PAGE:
Poisson, Simon Denis
Poisson, Simon Denis s?m?N d?n? pwsN [key], 1781?1840, French mathematician and physicist. From 1802 he taught at the cole polytechnique, Paris, and was also on the faculty of sciences at the Univ. of Paris from 1809. His chief interest lay in the application of mathematics to physics, especially in electrostatics and magnetism. He developed a two-fluid theory of electricity and provided theoretical support for the experimental results of others, notably C. A. de Coulomb. Poisson also made important contributions to mechanics, especially the theory of elasticity; to optics; to the calculus, especially definite integrals; to differential geometry; and to probability theory. Other studies were concerned with heat and the motions of the moon. In all he wrote more than 300 papers on mathematics, physics, and astronomy, and his Trait de mcanique (1811) was long a standard work.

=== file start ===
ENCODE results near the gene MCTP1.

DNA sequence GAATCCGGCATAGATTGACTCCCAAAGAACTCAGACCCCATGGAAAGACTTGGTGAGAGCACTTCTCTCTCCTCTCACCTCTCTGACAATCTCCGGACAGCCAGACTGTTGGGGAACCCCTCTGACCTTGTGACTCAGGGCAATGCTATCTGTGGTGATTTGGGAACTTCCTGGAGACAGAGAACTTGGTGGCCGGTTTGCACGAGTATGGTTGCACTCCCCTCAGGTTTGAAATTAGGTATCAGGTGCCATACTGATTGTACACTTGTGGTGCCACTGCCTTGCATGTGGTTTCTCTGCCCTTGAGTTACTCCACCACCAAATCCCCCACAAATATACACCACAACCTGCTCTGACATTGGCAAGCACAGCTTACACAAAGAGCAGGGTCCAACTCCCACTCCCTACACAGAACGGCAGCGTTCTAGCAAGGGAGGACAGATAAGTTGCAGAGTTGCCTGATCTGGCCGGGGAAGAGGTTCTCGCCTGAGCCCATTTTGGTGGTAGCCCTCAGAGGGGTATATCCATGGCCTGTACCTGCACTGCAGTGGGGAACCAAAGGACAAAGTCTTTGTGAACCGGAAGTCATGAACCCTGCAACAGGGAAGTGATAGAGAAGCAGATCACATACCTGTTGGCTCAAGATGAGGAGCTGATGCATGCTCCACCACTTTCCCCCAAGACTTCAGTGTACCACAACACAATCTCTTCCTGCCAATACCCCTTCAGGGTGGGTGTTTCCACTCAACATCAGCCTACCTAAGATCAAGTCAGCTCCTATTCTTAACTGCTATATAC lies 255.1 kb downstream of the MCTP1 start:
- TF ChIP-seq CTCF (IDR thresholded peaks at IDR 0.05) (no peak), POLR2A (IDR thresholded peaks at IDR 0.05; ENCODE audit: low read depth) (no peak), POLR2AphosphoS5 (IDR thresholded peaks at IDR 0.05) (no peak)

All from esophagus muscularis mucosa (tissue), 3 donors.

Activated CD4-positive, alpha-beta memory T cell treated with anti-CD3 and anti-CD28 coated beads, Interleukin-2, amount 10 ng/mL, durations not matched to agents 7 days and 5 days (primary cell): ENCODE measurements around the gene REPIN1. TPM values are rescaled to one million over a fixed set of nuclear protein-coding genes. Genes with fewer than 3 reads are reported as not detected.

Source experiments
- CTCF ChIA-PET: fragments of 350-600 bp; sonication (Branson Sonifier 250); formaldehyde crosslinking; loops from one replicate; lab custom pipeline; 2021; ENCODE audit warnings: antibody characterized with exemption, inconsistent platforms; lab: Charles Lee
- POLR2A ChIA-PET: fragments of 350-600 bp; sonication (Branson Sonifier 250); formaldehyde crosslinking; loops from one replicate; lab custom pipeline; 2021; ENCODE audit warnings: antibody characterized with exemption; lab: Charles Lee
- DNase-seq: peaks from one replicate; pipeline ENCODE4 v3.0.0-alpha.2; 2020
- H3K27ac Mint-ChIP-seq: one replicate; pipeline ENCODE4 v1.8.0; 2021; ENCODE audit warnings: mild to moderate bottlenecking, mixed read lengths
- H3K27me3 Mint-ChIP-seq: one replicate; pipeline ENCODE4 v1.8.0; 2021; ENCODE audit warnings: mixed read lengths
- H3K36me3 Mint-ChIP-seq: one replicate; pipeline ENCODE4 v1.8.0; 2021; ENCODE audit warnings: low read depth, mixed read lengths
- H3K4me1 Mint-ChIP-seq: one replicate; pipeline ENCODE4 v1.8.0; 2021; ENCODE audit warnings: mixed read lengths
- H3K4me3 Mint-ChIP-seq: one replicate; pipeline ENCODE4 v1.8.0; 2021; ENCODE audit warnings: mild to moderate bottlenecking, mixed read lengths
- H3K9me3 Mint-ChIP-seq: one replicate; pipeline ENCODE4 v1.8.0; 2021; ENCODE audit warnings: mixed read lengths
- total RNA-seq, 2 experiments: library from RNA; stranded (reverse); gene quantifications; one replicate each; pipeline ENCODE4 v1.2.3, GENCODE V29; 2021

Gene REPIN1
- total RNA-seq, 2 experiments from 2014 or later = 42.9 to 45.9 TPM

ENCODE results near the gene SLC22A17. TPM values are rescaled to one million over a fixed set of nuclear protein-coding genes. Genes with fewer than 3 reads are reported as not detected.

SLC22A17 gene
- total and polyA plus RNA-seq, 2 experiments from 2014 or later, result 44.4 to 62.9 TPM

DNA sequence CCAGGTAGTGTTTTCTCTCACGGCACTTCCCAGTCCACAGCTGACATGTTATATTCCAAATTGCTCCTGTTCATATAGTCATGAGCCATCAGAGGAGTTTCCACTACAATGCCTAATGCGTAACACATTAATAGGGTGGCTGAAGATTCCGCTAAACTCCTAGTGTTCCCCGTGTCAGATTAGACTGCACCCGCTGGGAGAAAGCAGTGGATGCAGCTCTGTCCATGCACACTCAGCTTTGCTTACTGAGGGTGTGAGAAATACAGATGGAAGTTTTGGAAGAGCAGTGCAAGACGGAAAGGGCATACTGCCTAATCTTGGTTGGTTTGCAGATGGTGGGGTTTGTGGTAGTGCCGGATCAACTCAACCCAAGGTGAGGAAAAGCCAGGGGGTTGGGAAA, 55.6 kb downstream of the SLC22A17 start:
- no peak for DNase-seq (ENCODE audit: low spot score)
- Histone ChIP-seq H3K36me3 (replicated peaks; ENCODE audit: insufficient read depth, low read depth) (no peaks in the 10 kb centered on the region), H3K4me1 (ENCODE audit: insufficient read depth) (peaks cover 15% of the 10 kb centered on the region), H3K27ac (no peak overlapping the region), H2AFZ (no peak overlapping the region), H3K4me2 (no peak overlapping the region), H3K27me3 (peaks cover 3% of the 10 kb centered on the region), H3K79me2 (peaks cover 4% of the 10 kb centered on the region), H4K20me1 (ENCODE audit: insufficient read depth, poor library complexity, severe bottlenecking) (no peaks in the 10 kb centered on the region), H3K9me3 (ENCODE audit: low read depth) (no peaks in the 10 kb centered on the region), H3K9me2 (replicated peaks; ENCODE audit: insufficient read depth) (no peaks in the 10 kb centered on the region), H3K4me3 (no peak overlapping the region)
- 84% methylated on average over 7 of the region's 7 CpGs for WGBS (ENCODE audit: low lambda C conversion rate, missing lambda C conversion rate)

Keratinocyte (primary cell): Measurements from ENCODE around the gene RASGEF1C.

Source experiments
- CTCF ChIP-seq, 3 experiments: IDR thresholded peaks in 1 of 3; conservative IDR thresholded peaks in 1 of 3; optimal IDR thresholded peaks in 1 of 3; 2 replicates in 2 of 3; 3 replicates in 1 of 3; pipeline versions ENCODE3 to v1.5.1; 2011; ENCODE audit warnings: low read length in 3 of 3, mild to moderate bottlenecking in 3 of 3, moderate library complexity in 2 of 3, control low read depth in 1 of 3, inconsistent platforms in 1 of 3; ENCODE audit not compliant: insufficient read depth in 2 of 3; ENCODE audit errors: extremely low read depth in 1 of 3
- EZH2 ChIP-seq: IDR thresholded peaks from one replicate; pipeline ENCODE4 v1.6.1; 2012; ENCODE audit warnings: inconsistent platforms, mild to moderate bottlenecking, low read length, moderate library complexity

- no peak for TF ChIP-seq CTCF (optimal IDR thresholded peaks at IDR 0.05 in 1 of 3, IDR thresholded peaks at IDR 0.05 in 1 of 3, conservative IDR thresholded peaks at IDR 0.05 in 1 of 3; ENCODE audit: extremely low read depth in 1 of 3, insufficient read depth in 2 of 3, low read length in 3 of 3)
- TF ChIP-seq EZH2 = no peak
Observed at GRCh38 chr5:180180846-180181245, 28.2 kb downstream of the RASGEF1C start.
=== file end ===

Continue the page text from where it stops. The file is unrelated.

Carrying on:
The Columbia Electronic Encyclopedia, 6th ed. Copyright 2012, Columbia University Press. All rights reserved.
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